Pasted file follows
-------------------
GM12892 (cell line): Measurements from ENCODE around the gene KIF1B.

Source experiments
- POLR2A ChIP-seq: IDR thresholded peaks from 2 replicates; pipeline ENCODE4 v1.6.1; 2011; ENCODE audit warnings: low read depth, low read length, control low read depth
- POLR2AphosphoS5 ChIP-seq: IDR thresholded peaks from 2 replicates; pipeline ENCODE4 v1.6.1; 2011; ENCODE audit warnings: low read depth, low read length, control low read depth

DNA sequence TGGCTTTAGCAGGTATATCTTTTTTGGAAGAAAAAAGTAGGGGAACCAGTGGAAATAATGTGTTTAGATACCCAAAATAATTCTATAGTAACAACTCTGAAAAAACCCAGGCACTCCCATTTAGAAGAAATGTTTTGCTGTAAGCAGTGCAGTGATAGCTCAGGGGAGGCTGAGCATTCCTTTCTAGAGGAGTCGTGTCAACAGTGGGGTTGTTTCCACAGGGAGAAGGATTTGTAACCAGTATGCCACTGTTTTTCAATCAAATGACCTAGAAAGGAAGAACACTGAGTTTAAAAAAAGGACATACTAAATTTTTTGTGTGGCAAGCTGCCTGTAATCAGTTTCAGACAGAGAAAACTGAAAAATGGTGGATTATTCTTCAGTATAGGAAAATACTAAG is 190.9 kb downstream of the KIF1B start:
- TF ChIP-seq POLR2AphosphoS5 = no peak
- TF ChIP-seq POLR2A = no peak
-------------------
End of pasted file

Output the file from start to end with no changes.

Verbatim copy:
GM12892 (cell line): Measurements from ENCODE around the gene KIF1B.

Source experiments
- POLR2A ChIP-seq: IDR thresholded peaks from 2 replicates; pipeline ENCODE4 v1.6.1; 2011; ENCODE audit warnings: low read depth, low read length, control low read depth
- POLR2AphosphoS5 ChIP-seq: IDR thresholded peaks from 2 replicates; pipeline ENCODE4 v1.6.1; 2011; ENCODE audit warnings: low read depth, low read length, control low read depth

DNA sequence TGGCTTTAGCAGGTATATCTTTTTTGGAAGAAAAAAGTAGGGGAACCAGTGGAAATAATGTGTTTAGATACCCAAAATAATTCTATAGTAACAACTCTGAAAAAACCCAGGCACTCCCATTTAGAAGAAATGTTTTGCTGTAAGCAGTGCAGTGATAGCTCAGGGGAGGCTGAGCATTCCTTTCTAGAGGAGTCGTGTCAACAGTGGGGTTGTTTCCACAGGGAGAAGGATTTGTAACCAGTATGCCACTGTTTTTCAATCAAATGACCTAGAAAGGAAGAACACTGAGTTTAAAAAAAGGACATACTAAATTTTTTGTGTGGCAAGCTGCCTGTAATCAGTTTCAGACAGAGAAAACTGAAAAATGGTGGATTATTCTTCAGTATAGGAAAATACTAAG is 190.9 kb downstream of the KIF1B start:
- TF ChIP-seq POLR2AphosphoS5 = no peak
- TF ChIP-seq POLR2A = no peak